3 August 2006, 12.14 CET
For the last two days, and probably Friday as well, I have been working at the John F. Kennedy Institute for North American Studies at the Freie Universität Berlin.
The institute is located a few blocks from the philological library where I usually go, but is closer to the tube stop (Dahlem-Dorf). It’s on a very leafy and bird-chirpy street, across from an art museum.
The building itself hasn’t been renovated (perhaps) since its construction, probably by the Americans after the war. (The University is located in the former American sector). Nonetheless it is not run-down in any sense, but feels like a proper fifties-style academic building. So, I’m busy memorizing Robert Frost and obsessing over Peggy Sue.
A giant-squirrel’s eye view of the window I’ve been looking out of.
All of the books (and there are many of them; this is just one of many reading rooms) have to do with American history, society, cultural, literature, politics, et cetera. Plus, the books don’t circulate so most books you might possibly ever need are here, ready to be read. It’s so nicely different to study at a “topical” library. For example, when I look up the first book I see is Country Music Records: A Discography, 1921-1942.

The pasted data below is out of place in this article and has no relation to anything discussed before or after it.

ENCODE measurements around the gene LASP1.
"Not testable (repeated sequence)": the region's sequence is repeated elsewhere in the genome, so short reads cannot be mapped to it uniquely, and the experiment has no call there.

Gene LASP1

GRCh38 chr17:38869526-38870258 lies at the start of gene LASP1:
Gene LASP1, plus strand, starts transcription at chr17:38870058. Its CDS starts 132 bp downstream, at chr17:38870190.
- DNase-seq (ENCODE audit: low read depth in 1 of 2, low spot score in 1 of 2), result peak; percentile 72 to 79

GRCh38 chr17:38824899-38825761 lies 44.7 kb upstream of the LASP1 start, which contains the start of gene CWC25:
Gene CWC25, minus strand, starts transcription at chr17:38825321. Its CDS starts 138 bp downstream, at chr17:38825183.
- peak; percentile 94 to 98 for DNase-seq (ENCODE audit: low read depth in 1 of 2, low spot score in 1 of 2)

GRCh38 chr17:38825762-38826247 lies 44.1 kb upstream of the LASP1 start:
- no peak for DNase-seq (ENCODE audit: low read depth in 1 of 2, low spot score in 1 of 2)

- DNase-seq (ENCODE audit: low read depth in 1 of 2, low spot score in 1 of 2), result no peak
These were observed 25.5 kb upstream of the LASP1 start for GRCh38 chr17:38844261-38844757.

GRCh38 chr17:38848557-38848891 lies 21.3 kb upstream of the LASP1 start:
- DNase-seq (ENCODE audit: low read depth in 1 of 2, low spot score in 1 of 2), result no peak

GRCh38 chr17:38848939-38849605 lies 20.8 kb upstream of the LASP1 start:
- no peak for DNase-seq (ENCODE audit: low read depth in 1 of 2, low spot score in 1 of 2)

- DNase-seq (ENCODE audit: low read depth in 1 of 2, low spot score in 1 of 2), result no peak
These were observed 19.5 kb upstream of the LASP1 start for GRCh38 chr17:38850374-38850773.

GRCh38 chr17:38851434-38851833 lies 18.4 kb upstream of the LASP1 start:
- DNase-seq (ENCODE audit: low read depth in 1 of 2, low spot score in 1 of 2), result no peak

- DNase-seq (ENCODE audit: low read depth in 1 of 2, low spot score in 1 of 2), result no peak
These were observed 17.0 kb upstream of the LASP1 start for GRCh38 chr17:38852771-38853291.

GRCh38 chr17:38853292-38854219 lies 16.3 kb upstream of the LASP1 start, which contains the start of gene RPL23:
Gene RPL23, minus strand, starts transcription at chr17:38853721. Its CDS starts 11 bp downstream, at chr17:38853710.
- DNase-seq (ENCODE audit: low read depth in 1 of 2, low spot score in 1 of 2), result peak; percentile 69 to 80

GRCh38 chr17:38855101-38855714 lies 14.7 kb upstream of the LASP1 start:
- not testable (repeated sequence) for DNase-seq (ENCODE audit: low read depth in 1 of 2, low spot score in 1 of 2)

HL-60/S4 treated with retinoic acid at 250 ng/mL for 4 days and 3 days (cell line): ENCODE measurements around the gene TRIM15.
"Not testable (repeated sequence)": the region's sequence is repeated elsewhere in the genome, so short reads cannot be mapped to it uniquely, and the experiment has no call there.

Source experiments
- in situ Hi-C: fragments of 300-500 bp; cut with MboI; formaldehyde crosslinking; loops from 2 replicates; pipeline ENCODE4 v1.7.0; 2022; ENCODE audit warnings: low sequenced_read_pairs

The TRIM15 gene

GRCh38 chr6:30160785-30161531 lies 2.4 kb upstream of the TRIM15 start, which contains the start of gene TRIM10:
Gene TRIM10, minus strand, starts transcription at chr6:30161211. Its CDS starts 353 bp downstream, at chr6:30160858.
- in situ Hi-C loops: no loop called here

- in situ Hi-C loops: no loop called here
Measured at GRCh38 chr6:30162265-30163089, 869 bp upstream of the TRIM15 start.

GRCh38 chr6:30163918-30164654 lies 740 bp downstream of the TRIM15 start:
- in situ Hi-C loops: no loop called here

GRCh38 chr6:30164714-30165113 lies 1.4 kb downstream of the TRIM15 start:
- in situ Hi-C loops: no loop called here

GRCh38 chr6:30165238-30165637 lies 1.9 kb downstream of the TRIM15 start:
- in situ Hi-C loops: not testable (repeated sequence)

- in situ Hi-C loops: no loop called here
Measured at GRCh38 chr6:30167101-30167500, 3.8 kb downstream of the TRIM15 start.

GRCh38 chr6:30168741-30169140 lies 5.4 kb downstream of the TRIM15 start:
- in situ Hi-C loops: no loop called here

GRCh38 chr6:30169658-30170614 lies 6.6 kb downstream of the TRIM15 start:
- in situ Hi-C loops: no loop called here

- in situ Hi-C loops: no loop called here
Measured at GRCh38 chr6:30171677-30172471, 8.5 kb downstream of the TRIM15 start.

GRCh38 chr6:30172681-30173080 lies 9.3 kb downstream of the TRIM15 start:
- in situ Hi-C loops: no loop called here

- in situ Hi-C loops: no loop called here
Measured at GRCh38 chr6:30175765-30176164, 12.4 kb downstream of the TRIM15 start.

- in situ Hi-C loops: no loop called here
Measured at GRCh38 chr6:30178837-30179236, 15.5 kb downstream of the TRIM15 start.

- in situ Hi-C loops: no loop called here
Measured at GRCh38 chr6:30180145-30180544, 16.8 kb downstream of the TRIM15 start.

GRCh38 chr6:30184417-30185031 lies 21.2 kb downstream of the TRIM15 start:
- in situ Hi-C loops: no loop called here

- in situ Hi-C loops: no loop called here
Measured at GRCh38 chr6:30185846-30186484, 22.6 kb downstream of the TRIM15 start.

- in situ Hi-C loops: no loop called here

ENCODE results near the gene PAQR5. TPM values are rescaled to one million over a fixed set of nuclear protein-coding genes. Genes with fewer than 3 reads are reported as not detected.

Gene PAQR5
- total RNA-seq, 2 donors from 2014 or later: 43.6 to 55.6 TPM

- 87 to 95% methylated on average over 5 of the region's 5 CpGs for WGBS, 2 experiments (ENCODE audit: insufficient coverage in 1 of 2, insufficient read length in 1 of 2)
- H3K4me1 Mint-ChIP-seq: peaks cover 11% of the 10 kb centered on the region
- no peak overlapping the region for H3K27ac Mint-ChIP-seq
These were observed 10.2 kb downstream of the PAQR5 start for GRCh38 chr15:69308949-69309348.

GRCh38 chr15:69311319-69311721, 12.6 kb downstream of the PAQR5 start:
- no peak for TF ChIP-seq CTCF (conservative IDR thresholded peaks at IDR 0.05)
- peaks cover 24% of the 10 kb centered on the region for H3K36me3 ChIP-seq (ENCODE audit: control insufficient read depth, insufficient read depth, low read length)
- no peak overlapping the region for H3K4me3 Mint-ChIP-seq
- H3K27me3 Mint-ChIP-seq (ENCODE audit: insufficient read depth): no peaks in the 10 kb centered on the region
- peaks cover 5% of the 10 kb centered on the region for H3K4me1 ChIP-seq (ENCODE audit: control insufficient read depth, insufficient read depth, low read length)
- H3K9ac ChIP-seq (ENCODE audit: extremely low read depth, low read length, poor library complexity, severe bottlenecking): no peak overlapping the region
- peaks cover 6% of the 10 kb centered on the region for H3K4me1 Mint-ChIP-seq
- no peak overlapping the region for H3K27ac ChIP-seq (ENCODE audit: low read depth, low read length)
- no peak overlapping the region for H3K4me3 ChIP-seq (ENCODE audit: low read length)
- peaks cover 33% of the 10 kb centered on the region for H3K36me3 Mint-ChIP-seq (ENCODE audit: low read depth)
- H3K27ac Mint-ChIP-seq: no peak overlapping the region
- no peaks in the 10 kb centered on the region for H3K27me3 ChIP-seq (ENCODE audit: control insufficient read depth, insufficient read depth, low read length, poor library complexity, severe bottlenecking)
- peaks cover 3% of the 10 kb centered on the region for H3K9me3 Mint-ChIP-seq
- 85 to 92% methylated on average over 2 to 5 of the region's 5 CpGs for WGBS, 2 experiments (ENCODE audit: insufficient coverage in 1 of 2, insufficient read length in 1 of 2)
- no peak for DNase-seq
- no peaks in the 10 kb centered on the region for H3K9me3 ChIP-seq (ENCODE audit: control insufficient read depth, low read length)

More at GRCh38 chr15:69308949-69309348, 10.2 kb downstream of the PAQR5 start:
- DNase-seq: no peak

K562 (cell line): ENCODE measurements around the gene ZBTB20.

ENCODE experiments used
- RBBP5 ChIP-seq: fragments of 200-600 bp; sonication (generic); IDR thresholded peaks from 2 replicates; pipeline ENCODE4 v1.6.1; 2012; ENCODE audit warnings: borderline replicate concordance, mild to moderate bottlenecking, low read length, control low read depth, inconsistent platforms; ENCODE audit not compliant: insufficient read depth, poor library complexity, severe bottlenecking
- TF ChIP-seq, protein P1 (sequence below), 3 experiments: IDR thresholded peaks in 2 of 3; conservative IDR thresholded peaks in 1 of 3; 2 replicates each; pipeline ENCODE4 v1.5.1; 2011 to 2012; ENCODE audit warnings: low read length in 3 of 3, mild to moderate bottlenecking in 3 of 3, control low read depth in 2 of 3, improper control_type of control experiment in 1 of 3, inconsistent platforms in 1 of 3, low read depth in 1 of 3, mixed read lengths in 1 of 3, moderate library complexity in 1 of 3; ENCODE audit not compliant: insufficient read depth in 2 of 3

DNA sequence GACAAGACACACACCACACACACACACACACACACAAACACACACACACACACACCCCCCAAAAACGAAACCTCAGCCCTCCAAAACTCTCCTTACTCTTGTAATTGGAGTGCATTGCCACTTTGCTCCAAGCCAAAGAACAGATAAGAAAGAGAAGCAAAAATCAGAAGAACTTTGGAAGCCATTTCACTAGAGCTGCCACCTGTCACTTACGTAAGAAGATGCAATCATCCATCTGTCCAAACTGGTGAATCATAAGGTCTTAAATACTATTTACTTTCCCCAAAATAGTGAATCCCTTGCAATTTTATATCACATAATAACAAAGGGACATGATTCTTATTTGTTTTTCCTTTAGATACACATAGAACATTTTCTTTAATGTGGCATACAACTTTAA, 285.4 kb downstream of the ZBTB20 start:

I’ve been feverishly compiling my exam reading list on American literature 1730-1848, although really the overall list is from about 1600-1900 (turns out I’m ignorant). (I’m not even to the *reading* part yet, but rather skimmming and sorting and debating: life is short). There is a very bright desk light which I don’t use because the glare from my screen would be blinding. Aside from birds and the occasional auto or group of kids, it is very quiet.
The afore-mentioned window view, for staring contests with the giant squirrel.
[In case I have managed to disguise it, I’m still adjusting to this sort of work. It’s odd not speaking to anyone for most of the day, most every day.]